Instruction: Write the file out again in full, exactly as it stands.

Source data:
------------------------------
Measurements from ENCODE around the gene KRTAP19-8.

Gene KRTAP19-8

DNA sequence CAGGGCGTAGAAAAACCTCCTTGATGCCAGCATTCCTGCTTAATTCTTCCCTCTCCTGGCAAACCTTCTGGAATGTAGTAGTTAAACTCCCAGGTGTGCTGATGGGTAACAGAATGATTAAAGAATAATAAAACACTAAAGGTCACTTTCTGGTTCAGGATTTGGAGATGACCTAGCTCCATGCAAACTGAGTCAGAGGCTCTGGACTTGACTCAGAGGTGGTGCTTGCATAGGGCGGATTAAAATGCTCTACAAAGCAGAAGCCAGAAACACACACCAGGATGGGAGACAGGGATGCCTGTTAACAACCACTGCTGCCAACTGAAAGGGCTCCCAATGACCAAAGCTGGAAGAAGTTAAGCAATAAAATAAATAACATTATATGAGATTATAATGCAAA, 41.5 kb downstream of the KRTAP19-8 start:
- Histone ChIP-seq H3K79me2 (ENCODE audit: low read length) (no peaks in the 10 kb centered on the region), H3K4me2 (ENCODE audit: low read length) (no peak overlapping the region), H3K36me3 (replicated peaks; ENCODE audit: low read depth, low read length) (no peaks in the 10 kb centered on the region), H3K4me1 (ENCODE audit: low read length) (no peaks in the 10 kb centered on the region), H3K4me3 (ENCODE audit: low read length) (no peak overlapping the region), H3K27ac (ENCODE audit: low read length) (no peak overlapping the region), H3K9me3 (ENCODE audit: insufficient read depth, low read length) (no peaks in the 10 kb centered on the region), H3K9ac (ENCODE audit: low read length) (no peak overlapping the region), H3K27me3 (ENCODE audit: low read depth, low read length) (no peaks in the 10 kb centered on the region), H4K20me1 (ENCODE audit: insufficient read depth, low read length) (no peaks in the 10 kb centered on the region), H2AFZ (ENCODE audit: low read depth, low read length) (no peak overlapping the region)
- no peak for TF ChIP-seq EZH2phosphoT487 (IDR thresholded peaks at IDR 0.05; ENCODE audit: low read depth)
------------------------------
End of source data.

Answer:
Measurements from ENCODE around the gene KRTAP19-8.

Gene KRTAP19-8

DNA sequence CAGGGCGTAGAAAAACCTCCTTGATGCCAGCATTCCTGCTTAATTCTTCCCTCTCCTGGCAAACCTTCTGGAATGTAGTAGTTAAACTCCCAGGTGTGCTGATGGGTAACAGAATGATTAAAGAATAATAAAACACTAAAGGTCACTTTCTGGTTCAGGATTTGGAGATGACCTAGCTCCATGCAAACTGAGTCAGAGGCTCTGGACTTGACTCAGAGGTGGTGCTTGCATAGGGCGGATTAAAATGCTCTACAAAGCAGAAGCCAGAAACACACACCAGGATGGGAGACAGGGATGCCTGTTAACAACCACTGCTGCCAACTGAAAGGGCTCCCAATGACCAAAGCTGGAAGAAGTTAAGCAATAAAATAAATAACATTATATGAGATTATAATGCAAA, 41.5 kb downstream of the KRTAP19-8 start:
- Histone ChIP-seq H3K79me2 (ENCODE audit: low read length) (no peaks in the 10 kb centered on the region), H3K4me2 (ENCODE audit: low read length) (no peak overlapping the region), H3K36me3 (replicated peaks; ENCODE audit: low read depth, low read length) (no peaks in the 10 kb centered on the region), H3K4me1 (ENCODE audit: low read length) (no peaks in the 10 kb centered on the region), H3K4me3 (ENCODE audit: low read length) (no peak overlapping the region), H3K27ac (ENCODE audit: low read length) (no peak overlapping the region), H3K9me3 (ENCODE audit: insufficient read depth, low read length) (no peaks in the 10 kb centered on the region), H3K9ac (ENCODE audit: low read length) (no peak overlapping the region), H3K27me3 (ENCODE audit: low read depth, low read length) (no peaks in the 10 kb centered on the region), H4K20me1 (ENCODE audit: insufficient read depth, low read length) (no peaks in the 10 kb centered on the region), H2AFZ (ENCODE audit: low read depth, low read length) (no peak overlapping the region)
- no peak for TF ChIP-seq EZH2phosphoT487 (IDR thresholded peaks at IDR 0.05; ENCODE audit: low read depth)